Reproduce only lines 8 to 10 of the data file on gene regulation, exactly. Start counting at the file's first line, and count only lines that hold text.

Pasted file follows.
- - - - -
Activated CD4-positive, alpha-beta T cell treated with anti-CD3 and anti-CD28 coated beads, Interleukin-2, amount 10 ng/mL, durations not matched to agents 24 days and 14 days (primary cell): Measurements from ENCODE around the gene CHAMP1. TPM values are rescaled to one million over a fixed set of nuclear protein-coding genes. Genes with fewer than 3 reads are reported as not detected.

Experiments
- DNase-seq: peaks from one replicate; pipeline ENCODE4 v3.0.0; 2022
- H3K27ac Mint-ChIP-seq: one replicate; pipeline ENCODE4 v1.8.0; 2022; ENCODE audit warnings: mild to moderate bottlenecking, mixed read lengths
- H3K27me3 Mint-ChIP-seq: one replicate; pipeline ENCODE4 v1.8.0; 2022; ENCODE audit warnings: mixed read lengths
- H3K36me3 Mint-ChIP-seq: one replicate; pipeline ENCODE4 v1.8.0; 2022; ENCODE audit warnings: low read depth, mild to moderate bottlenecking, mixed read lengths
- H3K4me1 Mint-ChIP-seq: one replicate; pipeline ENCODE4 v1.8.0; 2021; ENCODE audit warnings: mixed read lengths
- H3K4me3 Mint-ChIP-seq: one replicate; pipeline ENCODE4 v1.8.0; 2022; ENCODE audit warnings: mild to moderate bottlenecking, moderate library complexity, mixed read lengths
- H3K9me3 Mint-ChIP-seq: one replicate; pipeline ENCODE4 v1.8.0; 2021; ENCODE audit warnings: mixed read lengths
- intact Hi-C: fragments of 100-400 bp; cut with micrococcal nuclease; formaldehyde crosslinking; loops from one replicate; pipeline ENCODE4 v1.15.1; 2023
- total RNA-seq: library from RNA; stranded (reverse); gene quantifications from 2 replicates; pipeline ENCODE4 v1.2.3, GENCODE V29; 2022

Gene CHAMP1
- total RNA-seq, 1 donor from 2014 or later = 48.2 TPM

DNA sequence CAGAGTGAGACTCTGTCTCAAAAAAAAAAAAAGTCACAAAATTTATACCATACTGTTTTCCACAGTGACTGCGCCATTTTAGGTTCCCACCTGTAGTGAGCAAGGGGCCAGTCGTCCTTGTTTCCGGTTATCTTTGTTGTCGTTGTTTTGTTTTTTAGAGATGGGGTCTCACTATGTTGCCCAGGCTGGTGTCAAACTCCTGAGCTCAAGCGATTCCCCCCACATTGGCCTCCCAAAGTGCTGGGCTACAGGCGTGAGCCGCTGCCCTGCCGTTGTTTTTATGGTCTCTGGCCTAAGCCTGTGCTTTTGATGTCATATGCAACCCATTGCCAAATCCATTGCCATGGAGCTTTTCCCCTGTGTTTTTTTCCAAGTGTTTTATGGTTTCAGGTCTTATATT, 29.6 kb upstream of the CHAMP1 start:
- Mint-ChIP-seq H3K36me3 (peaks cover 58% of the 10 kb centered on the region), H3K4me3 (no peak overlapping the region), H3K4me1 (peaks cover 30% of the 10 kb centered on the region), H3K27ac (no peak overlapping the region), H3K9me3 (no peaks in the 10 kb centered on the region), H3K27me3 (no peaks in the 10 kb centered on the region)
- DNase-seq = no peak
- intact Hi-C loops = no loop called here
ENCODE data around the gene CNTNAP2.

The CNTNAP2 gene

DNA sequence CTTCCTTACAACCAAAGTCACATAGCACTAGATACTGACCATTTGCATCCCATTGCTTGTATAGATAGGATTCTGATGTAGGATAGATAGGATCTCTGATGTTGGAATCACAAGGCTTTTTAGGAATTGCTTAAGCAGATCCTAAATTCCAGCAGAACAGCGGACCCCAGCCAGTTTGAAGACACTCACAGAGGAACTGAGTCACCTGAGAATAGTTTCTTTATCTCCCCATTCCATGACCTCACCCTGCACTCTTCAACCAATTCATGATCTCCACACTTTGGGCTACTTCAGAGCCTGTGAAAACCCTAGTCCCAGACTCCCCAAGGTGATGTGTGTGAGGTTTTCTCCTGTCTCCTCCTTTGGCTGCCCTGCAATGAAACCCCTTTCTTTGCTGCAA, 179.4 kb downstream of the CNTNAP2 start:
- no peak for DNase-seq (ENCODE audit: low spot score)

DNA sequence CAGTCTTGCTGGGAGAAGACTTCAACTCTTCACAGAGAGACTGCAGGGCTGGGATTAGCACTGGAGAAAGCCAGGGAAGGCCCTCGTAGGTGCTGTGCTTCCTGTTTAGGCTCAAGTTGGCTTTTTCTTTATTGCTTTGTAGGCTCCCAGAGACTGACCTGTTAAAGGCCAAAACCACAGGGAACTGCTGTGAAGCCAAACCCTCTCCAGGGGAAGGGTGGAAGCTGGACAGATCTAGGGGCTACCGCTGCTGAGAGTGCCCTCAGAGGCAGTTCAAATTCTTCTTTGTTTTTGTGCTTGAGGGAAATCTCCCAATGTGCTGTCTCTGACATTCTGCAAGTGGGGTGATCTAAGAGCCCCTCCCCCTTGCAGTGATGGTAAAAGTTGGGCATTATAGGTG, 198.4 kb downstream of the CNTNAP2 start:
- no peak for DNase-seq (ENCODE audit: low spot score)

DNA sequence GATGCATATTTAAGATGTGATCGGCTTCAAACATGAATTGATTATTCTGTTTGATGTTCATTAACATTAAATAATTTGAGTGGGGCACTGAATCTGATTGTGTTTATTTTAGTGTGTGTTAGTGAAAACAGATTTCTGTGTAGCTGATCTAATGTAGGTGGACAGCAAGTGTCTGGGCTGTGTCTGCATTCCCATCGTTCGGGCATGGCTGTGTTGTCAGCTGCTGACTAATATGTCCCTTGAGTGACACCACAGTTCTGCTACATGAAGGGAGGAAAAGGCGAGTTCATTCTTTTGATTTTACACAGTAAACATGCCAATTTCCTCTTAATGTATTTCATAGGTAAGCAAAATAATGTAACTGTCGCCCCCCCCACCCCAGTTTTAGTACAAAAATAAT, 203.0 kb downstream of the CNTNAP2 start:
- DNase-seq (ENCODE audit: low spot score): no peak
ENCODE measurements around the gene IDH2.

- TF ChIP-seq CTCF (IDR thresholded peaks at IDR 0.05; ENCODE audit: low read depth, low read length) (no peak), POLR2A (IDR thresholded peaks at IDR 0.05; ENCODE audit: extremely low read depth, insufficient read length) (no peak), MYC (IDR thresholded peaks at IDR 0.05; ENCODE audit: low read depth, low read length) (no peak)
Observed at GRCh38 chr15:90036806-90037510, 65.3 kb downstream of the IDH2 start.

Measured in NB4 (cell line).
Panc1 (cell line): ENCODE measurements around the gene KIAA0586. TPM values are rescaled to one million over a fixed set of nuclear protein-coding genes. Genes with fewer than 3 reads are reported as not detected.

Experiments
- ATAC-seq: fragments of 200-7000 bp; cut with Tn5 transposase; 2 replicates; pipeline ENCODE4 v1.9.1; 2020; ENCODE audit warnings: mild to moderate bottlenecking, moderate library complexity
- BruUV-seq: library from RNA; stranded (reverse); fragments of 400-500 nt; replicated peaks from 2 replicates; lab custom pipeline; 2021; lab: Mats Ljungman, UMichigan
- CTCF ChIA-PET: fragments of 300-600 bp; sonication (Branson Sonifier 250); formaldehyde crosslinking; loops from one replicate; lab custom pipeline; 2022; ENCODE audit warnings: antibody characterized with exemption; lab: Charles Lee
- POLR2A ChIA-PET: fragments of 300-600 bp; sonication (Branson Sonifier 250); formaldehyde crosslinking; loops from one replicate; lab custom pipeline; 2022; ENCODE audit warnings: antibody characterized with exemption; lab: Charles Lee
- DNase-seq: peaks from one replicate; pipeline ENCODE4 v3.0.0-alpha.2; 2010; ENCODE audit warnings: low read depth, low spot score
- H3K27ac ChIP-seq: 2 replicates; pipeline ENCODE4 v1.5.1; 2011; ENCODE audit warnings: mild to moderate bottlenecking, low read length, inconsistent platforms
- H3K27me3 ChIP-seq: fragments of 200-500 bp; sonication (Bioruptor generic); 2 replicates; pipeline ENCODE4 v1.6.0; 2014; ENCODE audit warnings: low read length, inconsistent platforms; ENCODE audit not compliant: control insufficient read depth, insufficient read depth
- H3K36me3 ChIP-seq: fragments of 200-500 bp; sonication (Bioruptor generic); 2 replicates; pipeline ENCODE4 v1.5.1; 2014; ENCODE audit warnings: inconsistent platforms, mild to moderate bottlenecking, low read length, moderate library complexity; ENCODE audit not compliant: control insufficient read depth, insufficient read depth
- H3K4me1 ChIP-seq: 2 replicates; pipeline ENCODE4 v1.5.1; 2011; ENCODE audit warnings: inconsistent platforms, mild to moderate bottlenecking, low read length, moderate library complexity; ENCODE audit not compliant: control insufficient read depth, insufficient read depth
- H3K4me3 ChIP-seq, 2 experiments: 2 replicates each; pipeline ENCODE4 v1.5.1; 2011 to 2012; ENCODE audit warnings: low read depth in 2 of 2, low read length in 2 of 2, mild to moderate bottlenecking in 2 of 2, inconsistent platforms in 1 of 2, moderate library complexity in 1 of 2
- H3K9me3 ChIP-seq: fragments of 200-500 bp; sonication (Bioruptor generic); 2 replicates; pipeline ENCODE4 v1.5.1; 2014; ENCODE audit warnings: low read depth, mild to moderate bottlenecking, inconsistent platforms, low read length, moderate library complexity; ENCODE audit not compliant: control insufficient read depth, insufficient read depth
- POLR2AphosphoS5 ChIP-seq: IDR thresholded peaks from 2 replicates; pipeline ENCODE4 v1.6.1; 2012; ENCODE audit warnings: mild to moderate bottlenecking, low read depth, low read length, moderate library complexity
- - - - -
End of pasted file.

- H3K4me3 Mint-ChIP-seq: one replicate; pipeline ENCODE4 v1.8.0; 2022; ENCODE audit warnings: mild to moderate bottlenecking, moderate library complexity, mixed read lengths
- H3K9me3 Mint-ChIP-seq: one replicate; pipeline ENCODE4 v1.8.0; 2021; ENCODE audit warnings: mixed read lengths
- intact Hi-C: fragments of 100-400 bp; cut with micrococcal nuclease; formaldehyde crosslinking; loops from one replicate; pipeline ENCODE4 v1.15.1; 2023